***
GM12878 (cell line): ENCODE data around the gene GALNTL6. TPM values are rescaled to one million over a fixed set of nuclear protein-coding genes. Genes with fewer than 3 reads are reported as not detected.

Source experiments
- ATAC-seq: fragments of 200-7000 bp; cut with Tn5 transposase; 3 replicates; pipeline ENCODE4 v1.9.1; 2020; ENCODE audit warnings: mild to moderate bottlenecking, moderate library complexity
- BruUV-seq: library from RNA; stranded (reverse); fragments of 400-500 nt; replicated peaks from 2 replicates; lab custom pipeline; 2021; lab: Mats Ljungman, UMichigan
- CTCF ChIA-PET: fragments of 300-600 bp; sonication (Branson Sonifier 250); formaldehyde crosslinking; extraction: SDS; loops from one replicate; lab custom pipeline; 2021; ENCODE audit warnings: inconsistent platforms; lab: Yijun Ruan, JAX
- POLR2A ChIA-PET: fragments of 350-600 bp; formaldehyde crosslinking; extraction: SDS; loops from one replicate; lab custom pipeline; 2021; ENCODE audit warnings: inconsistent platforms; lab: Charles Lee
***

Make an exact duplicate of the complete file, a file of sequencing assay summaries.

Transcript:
GM12878 (cell line): ENCODE data around the gene GALNTL6. TPM values are rescaled to one million over a fixed set of nuclear protein-coding genes. Genes with fewer than 3 reads are reported as not detected.

Source experiments
- ATAC-seq: fragments of 200-7000 bp; cut with Tn5 transposase; 3 replicates; pipeline ENCODE4 v1.9.1; 2020; ENCODE audit warnings: mild to moderate bottlenecking, moderate library complexity
- BruUV-seq: library from RNA; stranded (reverse); fragments of 400-500 nt; replicated peaks from 2 replicates; lab custom pipeline; 2021; lab: Mats Ljungman, UMichigan
- CTCF ChIA-PET: fragments of 300-600 bp; sonication (Branson Sonifier 250); formaldehyde crosslinking; extraction: SDS; loops from one replicate; lab custom pipeline; 2021; ENCODE audit warnings: inconsistent platforms; lab: Yijun Ruan, JAX
- POLR2A ChIA-PET: fragments of 350-600 bp; formaldehyde crosslinking; extraction: SDS; loops from one replicate; lab custom pipeline; 2021; ENCODE audit warnings: inconsistent platforms; lab: Charles Lee